If your stomach hurts after brushing your teeth, it could be because you ingested some toothpaste irritating your stomach or you’re allergic to a particular toothpaste. While other small reasons could be that you drink some beverage before brushing, are pregnant, or have a strong gag reflex. Stomach ache is avoidable and treatable if you suspect yourself being allergic to a specific toothpaste. Seek a suitable form of treatment from your dentist to further maintain your dental health.
Brushing two times a day as a daily routine is essential to have good oral hygiene. But sometimes, brushing our teeth can also be problematic for us.
While usually, people don’t find brushing their teeth troublesome for others, they experience pain in the stomach. Toothpaste allergy is not that common, but it’s not entirely unheard of. Those who suffer from it complain of a stomach ache.
While some people also complain of feeling nauseated and the urge to vomit or feeling of sickness simply after brushing their teeth.
We can’t be giving up on our dental health and need to find the issue to deal with it accordingly. Let’s understand how these reasons come around and what you can do to avoid stomach pain by maintaining your oral hygiene.
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Reasons why your stomach hurts after brushing teeth
You might have recently changed your toothpaste because your previous one wasn’t working wonders for your oral health, like keeping bad breath away. And now, suddenly witnessed a stomach ache after brushing your teeth, then you might want to stop using that toothpaste.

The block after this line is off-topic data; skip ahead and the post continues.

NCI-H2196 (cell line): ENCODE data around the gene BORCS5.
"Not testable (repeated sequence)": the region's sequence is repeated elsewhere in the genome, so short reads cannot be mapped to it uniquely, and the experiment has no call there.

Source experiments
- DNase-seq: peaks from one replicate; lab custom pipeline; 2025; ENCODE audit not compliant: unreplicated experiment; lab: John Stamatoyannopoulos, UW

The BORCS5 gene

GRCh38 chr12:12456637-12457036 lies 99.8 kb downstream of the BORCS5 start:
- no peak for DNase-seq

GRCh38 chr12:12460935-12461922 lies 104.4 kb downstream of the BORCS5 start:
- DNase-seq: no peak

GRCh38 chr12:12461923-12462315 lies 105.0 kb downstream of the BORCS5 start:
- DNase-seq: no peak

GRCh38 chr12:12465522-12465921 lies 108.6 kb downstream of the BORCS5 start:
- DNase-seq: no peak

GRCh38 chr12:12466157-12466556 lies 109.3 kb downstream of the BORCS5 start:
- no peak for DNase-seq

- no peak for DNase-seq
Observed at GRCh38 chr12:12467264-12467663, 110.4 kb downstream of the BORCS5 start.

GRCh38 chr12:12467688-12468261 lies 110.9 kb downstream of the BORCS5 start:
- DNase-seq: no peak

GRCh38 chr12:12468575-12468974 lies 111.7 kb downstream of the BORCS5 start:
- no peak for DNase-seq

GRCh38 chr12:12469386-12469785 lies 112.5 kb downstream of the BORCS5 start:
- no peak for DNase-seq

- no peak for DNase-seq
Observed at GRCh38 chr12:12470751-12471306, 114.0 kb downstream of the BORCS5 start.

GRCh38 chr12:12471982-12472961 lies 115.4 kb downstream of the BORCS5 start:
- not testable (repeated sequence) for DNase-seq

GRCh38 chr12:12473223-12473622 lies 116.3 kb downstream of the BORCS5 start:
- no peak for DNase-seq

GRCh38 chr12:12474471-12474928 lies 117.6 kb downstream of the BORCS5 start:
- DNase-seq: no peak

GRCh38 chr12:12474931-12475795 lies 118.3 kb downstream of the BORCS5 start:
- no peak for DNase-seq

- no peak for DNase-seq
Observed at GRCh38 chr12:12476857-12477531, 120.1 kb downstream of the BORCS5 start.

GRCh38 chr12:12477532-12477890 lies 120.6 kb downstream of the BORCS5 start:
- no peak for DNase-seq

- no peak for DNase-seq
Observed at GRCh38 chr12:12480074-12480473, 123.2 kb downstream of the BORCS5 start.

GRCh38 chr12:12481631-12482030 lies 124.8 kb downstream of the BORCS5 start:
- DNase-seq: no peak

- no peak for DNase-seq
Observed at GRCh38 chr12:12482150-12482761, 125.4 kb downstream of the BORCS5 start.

Toothpaste has different ingredients, which can sometimes cause various reactions to other people. You might not even be aware of a hidden allergy until you witness a stomach ache from a particular toothpaste brand.
Many kinds of toothpaste have antimicrobial agents and sodium lauryl sulfate (foaming agent), which could be responsible for causing an allergic reaction.
Apart from this, you could also be allergic to fragrances or flavorings.
The most common flavorings frequently responsible for toothpaste allergies are cinnamon, spearmint, carvone, and anethole. It’s a potential health issue you don’t want to ignore, and seeking suitable treatment for your medical condition is the right thing to do.
Sometimes we don’t even realize the small amounts of toothpaste we’re regularly consuming.
Toothpaste contains an active ingredient called sodium fluoride, making our teeth more resistant to decay and bacteria that cause cavities. It’s vital to maintain our oral health as it keeps our bad breath away.
It’s completely normal to digest it in small amounts. But it’s a problem if you consume too much fluoride toothpaste in one go or regularly.
It might not be a problem for adults to accidentally ingest a lot of toothpaste unless they’re addicted to it. You need to pay special attention to your children so they don’t swallow toothpaste because it looks colorful and tastes good.
If your child accidentally consumes a lot of toothpaste, they will get an upset stomach. Their stomach will hurt, accompanied by other symptoms like vomiting and diarrhea. It’s best to wash their mouth with water thoroughly and immediately seek medical treatment.
Other reasons why your stomach hurts after brushing your teeth
- If you’re habitual of drinking your tea or coffee before brushing your teeth in the morning and later brush your teeth, that could be another reason. Drinking sips of water or glasses of water is fine before brushing.